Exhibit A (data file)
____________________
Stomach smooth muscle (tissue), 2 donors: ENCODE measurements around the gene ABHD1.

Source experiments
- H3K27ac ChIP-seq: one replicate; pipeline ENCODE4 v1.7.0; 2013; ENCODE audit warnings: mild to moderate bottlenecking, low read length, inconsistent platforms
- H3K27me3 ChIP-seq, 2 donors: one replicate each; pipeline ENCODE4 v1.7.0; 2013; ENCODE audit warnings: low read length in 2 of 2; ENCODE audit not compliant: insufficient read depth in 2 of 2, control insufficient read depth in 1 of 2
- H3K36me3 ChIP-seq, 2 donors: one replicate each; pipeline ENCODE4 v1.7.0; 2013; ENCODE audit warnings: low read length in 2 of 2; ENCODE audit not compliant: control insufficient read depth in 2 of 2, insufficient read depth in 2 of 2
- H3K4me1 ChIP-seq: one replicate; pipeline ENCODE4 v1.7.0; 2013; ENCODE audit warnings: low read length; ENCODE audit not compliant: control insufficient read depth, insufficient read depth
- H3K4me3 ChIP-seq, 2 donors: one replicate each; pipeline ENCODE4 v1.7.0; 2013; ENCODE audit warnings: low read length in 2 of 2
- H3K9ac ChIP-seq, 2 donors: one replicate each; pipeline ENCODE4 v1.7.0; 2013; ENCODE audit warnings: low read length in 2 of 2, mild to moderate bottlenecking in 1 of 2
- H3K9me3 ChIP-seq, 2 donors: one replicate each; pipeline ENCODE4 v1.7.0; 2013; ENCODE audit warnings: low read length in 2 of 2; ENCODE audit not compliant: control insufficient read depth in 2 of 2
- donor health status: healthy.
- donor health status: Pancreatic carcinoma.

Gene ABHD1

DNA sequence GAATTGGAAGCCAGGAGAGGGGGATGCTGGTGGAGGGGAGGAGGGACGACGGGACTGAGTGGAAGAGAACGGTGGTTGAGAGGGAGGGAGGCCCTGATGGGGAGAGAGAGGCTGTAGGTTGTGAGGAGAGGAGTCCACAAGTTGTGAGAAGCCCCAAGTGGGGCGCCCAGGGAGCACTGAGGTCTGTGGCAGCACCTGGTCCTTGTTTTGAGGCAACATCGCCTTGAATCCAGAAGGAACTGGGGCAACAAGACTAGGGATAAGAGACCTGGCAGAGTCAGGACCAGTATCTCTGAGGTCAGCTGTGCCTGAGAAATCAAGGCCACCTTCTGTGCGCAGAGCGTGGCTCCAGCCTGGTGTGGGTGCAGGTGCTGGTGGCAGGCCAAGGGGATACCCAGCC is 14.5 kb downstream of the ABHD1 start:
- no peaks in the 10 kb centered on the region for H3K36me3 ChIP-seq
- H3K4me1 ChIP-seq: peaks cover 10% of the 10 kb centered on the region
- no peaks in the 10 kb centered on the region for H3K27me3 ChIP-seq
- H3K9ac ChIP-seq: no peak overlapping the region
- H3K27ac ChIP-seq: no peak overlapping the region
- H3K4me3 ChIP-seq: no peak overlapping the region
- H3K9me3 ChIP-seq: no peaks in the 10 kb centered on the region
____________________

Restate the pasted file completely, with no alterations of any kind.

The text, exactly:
Stomach smooth muscle (tissue), 2 donors: ENCODE measurements around the gene ABHD1.

Source experiments
- H3K27ac ChIP-seq: one replicate; pipeline ENCODE4 v1.7.0; 2013; ENCODE audit warnings: mild to moderate bottlenecking, low read length, inconsistent platforms
- H3K27me3 ChIP-seq, 2 donors: one replicate each; pipeline ENCODE4 v1.7.0; 2013; ENCODE audit warnings: low read length in 2 of 2; ENCODE audit not compliant: insufficient read depth in 2 of 2, control insufficient read depth in 1 of 2
- H3K36me3 ChIP-seq, 2 donors: one replicate each; pipeline ENCODE4 v1.7.0; 2013; ENCODE audit warnings: low read length in 2 of 2; ENCODE audit not compliant: control insufficient read depth in 2 of 2, insufficient read depth in 2 of 2
- H3K4me1 ChIP-seq: one replicate; pipeline ENCODE4 v1.7.0; 2013; ENCODE audit warnings: low read length; ENCODE audit not compliant: control insufficient read depth, insufficient read depth
- H3K4me3 ChIP-seq, 2 donors: one replicate each; pipeline ENCODE4 v1.7.0; 2013; ENCODE audit warnings: low read length in 2 of 2
- H3K9ac ChIP-seq, 2 donors: one replicate each; pipeline ENCODE4 v1.7.0; 2013; ENCODE audit warnings: low read length in 2 of 2, mild to moderate bottlenecking in 1 of 2
- H3K9me3 ChIP-seq, 2 donors: one replicate each; pipeline ENCODE4 v1.7.0; 2013; ENCODE audit warnings: low read length in 2 of 2; ENCODE audit not compliant: control insufficient read depth in 2 of 2
- donor health status: healthy.
- donor health status: Pancreatic carcinoma.

Gene ABHD1

DNA sequence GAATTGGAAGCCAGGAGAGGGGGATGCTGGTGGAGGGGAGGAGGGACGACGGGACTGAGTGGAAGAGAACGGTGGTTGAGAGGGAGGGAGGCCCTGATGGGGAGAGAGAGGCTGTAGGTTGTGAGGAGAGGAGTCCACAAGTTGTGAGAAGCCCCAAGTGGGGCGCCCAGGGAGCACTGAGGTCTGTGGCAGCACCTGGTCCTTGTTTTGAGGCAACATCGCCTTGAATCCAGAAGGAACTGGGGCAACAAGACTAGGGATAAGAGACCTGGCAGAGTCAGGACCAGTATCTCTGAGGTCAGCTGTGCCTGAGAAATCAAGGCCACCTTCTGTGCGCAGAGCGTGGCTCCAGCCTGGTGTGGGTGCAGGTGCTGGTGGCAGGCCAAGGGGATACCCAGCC is 14.5 kb downstream of the ABHD1 start:
- no peaks in the 10 kb centered on the region for H3K36me3 ChIP-seq
- H3K4me1 ChIP-seq: peaks cover 10% of the 10 kb centered on the region
- no peaks in the 10 kb centered on the region for H3K27me3 ChIP-seq
- H3K9ac ChIP-seq: no peak overlapping the region
- H3K27ac ChIP-seq: no peak overlapping the region
- H3K4me3 ChIP-seq: no peak overlapping the region
- H3K9me3 ChIP-seq: no peaks in the 10 kb centered on the region